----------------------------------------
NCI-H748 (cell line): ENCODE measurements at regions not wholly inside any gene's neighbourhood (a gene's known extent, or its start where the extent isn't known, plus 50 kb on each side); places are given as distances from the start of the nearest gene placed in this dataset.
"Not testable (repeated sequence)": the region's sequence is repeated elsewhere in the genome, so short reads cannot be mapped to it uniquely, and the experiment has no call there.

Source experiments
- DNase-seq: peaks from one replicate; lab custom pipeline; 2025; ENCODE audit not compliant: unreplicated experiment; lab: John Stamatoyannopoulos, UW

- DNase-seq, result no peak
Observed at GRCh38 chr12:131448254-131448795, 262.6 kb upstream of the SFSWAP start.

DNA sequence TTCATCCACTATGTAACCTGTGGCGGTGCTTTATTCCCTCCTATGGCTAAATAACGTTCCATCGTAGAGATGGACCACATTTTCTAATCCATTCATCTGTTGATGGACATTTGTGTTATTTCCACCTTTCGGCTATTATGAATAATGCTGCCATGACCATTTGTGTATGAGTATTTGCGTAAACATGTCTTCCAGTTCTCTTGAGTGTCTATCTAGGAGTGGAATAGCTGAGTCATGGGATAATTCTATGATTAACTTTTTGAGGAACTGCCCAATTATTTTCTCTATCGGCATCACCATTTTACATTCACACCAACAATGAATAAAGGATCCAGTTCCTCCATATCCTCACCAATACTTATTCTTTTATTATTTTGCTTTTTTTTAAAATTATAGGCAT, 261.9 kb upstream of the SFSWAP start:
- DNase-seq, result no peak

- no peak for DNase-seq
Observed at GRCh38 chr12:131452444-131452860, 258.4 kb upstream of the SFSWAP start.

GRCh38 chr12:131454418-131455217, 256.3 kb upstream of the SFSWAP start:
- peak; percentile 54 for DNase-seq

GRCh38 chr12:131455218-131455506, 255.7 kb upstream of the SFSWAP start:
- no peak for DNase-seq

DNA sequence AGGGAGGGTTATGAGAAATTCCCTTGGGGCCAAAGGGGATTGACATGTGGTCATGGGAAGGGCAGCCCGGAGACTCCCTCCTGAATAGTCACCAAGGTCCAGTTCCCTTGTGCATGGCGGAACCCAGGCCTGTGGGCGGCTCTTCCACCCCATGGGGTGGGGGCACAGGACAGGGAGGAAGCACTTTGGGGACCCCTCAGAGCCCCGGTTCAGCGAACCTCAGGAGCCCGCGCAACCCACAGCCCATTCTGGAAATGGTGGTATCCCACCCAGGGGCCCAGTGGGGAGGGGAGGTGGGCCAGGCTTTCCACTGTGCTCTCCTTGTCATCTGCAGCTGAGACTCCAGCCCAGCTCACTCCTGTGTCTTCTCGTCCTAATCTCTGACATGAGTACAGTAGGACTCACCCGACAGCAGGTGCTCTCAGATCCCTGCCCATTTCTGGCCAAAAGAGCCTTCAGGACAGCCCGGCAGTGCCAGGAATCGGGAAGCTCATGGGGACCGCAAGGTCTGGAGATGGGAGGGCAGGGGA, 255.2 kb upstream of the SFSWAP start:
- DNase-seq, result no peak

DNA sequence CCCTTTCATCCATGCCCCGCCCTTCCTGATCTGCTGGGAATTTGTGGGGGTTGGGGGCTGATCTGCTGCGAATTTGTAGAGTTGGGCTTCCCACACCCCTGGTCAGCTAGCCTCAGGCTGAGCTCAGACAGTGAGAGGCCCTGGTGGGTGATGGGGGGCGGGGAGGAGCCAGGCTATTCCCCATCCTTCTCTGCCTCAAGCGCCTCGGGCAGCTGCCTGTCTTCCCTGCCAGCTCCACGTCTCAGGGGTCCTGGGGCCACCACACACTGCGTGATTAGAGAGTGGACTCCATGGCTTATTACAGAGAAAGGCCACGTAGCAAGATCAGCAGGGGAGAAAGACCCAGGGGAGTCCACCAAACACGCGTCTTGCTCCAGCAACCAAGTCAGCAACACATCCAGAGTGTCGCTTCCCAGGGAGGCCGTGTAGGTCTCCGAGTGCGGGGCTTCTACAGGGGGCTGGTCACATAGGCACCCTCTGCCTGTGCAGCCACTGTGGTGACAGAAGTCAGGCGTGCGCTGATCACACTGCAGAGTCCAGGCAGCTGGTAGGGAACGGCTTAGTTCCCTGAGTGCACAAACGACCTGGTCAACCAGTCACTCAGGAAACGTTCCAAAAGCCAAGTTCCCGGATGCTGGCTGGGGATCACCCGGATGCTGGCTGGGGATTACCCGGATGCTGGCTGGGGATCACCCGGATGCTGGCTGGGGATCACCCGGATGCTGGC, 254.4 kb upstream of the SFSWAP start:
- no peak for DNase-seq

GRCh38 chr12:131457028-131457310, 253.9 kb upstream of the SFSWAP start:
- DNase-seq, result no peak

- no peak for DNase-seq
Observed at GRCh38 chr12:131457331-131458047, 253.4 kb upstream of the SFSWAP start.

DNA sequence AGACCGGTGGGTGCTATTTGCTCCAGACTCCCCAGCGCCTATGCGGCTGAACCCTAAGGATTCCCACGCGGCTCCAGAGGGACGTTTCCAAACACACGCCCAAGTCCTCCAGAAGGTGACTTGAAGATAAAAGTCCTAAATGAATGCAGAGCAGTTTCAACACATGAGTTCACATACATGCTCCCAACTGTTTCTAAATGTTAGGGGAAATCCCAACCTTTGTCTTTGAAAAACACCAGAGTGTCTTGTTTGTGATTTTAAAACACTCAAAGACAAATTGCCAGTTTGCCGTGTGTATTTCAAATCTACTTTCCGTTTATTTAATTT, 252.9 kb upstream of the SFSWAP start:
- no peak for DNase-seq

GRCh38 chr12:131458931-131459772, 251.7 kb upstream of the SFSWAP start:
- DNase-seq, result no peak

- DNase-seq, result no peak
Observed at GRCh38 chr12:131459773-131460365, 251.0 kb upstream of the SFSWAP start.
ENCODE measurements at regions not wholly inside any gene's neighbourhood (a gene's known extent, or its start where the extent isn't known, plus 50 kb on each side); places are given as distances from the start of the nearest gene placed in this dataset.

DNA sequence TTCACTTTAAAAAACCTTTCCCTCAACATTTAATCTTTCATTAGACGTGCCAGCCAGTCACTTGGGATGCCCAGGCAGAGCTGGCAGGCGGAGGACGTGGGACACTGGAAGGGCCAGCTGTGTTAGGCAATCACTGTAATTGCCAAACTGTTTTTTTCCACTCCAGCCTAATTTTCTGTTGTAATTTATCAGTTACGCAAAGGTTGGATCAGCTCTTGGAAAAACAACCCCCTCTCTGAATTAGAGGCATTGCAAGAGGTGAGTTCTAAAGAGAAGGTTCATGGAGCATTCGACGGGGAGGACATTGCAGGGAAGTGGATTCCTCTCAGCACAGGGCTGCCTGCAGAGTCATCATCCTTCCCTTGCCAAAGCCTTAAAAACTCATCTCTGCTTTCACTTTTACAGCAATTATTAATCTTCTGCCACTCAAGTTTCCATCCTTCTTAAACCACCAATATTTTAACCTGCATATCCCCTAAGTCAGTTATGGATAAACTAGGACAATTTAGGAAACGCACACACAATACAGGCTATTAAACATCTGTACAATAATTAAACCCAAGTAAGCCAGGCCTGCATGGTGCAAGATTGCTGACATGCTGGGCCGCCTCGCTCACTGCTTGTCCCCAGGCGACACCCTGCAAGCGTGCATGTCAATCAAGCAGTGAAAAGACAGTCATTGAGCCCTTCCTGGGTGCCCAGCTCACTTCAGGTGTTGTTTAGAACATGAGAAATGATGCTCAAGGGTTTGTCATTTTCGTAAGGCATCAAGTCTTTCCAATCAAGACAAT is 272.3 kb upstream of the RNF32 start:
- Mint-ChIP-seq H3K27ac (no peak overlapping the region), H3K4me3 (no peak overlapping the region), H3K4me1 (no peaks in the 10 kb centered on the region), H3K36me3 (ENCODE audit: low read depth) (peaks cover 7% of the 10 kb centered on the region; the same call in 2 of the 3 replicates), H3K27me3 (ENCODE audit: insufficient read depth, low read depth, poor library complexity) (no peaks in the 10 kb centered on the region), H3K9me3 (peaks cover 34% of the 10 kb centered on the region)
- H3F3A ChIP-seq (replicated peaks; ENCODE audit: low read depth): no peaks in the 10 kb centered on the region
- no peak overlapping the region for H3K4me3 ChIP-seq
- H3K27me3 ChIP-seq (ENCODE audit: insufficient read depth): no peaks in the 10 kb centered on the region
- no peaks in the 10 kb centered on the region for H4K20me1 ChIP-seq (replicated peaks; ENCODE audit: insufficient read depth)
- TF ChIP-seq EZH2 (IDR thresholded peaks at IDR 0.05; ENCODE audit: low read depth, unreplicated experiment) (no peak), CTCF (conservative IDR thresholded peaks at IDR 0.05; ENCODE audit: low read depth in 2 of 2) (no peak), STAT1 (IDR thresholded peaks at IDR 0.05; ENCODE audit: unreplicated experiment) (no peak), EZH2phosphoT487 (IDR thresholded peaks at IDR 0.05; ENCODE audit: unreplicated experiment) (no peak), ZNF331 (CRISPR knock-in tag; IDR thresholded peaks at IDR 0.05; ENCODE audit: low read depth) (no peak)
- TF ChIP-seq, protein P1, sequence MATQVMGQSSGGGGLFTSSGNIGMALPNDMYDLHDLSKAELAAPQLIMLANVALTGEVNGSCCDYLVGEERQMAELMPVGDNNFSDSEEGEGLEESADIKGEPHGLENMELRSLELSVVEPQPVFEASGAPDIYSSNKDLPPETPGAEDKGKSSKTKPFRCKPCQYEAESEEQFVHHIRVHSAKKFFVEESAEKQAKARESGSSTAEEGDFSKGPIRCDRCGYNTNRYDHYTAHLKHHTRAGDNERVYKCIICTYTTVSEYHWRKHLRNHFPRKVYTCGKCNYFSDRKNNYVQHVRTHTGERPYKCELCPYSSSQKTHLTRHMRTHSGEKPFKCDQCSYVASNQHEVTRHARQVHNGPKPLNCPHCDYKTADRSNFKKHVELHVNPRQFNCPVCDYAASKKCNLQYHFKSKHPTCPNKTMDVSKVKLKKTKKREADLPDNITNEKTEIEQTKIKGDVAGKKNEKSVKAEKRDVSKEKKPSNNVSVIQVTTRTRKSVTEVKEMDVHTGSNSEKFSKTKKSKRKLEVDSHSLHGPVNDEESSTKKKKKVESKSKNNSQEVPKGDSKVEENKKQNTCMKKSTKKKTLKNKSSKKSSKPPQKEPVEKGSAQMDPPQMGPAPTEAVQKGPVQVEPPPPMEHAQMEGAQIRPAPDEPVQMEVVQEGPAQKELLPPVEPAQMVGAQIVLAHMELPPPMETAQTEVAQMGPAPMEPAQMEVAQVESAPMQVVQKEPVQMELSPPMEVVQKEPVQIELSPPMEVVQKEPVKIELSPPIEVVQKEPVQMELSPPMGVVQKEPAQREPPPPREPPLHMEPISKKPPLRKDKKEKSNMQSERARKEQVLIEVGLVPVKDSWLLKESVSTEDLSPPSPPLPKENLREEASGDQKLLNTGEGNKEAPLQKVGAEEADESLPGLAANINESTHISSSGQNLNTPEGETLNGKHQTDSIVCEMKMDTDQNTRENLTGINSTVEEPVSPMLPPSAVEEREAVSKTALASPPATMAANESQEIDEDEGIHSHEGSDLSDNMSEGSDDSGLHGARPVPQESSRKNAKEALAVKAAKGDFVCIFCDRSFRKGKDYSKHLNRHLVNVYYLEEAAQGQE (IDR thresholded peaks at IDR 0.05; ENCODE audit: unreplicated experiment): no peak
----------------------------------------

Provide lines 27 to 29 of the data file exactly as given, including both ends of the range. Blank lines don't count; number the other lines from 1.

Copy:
- DNase-seq, result no peak
Observed at GRCh38 chr12:131459773-131460365, 251.0 kb upstream of the SFSWAP start.
ENCODE measurements at regions not wholly inside any gene's neighbourhood (a gene's known extent, or its start where the extent isn't known, plus 50 kb on each side); places are given as distances from the start of the nearest gene placed in this dataset.